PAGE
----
In our example, we’ll buy 0.1 ETH worth of UNI tokens.
Step 4: At the bottom of the order menu, you’ll then see how much you can expect to receive.
If you’re happy with these figures, click the ‘Swap’ button.
Your wallet click will then prompt you to confirm the trade, and potentially adjust the fees to a number that works best for you.
When you’re ready, confirm the transaction and it will then be processed. Once it’s done, your tokens will appear in your ERC20 wallet.
Once you’ve completed your first trade on Uniswap, there are plenty of options for more advanced users.
Since Uniswap is an open protocol of smart contracts, a number of different front-end user interfaces have already been created for it. For example, InstaDApp allows you to add funds into Uniswap pools without needing to access the official Uniswap user interface.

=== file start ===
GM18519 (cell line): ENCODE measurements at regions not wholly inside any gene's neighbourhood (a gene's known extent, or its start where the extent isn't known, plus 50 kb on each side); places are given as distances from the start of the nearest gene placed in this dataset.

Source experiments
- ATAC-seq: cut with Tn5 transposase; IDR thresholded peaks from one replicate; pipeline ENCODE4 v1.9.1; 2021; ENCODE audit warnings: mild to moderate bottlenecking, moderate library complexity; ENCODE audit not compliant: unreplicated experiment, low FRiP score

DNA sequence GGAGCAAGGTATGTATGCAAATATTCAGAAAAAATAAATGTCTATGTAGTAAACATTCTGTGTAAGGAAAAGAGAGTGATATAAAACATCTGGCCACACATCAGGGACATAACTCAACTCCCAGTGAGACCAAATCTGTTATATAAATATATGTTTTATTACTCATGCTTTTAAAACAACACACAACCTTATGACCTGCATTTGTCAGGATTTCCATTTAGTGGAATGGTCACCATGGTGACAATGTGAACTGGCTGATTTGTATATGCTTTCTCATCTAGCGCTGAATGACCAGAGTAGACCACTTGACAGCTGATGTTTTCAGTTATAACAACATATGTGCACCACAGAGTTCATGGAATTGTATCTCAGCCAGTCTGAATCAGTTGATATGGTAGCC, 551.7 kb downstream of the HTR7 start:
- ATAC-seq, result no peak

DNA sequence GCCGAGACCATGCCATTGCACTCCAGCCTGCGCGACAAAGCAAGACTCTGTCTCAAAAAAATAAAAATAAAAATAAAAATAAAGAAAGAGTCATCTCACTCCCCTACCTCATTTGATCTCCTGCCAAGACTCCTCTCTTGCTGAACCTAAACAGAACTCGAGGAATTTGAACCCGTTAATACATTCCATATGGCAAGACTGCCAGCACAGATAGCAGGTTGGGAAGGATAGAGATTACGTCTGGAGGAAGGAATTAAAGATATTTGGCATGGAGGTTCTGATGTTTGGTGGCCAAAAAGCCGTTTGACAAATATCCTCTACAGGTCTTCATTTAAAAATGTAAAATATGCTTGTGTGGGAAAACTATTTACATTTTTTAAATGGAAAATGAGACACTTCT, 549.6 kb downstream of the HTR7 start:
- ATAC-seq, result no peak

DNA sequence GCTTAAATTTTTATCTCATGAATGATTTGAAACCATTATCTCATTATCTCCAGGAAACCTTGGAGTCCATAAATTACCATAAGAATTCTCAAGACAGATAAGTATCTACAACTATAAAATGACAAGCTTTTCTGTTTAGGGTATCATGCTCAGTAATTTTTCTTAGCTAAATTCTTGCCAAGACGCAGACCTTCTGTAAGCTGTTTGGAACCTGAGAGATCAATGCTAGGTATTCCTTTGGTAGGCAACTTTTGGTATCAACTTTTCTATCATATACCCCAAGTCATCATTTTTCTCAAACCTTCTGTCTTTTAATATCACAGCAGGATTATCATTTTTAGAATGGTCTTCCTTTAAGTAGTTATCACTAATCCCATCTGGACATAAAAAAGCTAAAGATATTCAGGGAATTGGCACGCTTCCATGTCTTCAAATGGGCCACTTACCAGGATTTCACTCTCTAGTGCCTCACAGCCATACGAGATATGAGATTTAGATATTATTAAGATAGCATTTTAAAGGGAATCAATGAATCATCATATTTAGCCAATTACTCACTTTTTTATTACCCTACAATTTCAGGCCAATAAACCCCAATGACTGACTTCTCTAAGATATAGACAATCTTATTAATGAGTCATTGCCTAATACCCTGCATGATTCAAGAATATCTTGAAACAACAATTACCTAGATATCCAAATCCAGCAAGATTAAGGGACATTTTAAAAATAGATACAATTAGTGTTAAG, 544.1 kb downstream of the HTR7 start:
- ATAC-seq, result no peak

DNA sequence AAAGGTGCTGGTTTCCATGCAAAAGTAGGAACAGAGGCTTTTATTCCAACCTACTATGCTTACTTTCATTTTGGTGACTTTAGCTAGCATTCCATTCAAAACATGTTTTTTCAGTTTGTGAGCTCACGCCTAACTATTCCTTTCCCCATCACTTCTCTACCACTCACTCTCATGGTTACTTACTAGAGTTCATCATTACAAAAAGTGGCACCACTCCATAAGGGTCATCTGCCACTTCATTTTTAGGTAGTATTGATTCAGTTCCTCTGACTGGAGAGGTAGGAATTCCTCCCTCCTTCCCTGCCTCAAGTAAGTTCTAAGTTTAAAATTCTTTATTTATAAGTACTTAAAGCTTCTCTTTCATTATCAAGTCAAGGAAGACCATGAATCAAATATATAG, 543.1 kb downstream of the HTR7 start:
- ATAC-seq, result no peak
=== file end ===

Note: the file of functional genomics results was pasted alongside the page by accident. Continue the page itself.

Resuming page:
Interfaces such as Zapper.fi allow users to add funds to Uniswap pools using just ETH instead of ETH and another token. The interface even offers simple one-click solutions for purchasing pool tokens in combination with bZx token strategies.
With an array of official and unoffical resources for developers to build on the protocol, we should expect to see many more integrations between Uniswap’s unique token swapping system and new decentralized finance (DeFi) products in the coming years.
Uniswap V2 and beyond
Though Uniswap launched back in November 2018, it wasn’t until relatively recently that the protocol began to see significant traction.
Much of this interest is down to the release of Uniswap V2 in May 2020—a major upgrade that allows for direct ERC20 to ERC20 swaps, cutting Wrapped Ether (WETH) out of the equation where possible. Uniswap V2 also supports previously incompatible ERC20 tokens like OmiseGo (OMG) and (USDt), and adds a host of technical improvements that make it more desirable to use.